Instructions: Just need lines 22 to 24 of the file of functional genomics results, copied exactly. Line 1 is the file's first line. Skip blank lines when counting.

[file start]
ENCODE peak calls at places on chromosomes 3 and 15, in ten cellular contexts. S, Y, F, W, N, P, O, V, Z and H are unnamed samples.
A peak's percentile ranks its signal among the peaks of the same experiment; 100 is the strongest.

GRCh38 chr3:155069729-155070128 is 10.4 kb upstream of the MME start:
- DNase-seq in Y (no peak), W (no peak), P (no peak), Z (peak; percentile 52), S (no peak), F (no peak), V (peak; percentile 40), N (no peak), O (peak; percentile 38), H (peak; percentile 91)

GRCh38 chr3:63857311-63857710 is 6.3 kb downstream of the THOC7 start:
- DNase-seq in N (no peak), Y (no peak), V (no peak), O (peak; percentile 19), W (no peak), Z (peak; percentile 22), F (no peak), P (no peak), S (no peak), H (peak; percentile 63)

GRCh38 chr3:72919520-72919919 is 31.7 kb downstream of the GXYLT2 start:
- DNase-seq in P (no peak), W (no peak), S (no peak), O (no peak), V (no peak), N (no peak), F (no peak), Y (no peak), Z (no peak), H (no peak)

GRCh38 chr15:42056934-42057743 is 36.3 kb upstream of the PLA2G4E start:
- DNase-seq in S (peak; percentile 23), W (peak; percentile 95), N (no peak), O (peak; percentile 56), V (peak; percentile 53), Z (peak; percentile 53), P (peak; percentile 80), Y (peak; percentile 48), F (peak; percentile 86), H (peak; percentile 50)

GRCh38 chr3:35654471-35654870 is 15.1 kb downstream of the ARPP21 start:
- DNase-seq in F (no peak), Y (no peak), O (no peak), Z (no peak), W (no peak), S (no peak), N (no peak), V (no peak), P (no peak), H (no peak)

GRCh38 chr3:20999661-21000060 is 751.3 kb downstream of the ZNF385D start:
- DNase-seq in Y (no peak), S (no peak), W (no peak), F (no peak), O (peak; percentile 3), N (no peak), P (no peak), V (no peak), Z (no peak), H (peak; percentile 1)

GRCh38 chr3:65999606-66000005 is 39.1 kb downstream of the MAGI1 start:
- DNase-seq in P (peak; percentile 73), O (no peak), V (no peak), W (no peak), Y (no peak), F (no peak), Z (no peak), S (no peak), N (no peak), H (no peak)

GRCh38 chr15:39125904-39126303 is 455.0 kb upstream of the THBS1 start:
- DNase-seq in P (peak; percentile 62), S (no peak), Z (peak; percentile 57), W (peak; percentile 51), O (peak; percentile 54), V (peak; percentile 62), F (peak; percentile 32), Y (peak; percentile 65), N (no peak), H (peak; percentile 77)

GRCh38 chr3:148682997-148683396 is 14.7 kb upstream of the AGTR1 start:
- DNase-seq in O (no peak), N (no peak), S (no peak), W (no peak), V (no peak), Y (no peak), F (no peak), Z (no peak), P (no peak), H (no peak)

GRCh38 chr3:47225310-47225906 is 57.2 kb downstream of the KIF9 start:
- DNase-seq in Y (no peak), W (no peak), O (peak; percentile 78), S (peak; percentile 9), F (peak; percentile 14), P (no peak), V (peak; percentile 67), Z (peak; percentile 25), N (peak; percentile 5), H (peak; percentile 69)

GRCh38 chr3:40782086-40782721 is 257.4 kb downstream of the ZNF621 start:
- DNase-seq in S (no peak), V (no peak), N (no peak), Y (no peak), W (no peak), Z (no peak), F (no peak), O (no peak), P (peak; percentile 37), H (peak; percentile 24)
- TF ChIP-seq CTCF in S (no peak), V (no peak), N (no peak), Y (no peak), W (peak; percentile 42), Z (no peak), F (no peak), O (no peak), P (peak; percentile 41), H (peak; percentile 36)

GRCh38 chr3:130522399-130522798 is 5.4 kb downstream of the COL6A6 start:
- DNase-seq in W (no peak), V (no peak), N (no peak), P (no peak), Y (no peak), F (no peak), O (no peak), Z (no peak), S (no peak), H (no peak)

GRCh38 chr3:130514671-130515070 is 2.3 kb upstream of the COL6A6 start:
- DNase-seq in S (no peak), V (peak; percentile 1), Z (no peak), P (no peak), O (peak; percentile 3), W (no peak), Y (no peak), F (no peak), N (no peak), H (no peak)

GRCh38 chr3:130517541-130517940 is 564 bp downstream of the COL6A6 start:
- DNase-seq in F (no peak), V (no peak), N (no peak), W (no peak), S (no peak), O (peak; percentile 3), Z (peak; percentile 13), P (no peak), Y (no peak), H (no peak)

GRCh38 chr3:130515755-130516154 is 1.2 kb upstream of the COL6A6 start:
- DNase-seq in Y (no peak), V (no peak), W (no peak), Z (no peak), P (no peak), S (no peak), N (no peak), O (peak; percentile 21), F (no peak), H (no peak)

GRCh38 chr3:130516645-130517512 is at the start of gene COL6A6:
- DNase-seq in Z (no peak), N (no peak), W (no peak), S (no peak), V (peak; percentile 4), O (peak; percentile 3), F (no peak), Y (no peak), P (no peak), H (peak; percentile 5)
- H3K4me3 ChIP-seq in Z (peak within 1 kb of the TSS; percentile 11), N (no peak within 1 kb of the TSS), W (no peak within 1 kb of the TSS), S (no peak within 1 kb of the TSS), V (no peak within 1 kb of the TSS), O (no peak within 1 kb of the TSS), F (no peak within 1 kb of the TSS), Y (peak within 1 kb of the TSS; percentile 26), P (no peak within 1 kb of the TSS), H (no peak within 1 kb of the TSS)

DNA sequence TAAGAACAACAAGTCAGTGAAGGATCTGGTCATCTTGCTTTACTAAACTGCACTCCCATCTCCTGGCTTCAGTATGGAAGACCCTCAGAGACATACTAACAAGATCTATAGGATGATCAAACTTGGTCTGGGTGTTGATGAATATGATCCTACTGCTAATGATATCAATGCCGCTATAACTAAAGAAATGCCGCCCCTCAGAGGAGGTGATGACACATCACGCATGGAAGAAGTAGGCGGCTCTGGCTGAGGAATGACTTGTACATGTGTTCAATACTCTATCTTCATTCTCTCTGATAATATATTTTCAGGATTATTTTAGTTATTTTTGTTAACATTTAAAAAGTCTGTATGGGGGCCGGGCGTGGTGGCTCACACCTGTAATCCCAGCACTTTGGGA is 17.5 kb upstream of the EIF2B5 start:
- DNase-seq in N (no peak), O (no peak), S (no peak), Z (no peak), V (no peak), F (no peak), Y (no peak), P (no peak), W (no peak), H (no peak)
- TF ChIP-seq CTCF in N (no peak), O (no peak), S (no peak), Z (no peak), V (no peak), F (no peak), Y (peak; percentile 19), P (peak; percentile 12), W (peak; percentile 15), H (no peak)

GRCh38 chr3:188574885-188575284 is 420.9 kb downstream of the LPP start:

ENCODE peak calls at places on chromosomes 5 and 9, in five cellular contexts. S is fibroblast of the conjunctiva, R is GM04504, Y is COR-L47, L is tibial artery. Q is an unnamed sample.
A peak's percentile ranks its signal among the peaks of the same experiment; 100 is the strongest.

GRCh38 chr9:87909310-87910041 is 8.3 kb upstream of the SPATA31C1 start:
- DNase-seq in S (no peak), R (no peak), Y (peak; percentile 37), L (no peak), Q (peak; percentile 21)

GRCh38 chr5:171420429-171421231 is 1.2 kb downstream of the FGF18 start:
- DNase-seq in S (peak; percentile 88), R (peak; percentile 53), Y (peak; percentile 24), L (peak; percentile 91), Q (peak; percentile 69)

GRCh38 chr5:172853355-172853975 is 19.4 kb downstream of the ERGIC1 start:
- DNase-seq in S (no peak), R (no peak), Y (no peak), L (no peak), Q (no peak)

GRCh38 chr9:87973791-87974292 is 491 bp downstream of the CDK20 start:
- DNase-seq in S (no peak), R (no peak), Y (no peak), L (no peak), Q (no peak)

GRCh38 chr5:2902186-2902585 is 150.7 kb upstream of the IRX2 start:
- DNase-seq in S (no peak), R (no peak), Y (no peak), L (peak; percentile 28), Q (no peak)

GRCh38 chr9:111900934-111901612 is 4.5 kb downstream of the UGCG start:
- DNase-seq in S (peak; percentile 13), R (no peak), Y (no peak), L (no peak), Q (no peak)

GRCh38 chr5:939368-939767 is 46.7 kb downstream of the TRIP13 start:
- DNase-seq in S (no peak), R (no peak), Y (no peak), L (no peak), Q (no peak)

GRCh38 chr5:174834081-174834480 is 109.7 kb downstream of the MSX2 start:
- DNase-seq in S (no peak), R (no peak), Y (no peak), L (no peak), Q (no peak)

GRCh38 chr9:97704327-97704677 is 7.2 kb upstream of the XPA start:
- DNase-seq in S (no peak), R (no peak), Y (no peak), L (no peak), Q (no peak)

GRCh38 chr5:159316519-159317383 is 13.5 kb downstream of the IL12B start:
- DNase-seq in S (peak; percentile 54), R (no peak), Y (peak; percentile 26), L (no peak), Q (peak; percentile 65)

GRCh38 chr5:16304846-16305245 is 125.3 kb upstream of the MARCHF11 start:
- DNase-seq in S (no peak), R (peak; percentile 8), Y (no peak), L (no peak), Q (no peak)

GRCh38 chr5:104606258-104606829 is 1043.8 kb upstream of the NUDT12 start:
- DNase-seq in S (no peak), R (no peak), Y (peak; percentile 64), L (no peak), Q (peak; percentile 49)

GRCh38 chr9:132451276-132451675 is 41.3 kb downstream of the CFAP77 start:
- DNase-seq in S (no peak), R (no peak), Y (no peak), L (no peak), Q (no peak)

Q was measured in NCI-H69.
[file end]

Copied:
- DNase-seq in Y (no peak), W (no peak), O (peak; percentile 78), S (peak; percentile 9), F (peak; percentile 14), P (no peak), V (peak; percentile 67), Z (peak; percentile 25), N (peak; percentile 5), H (peak; percentile 69)

GRCh38 chr3:40782086-40782721 is 257.4 kb downstream of the ZNF621 start:
- DNase-seq in S (no peak), V (no peak), N (no peak), Y (no peak), W (no peak), Z (no peak), F (no peak), O (no peak), P (peak; percentile 37), H (peak; percentile 24)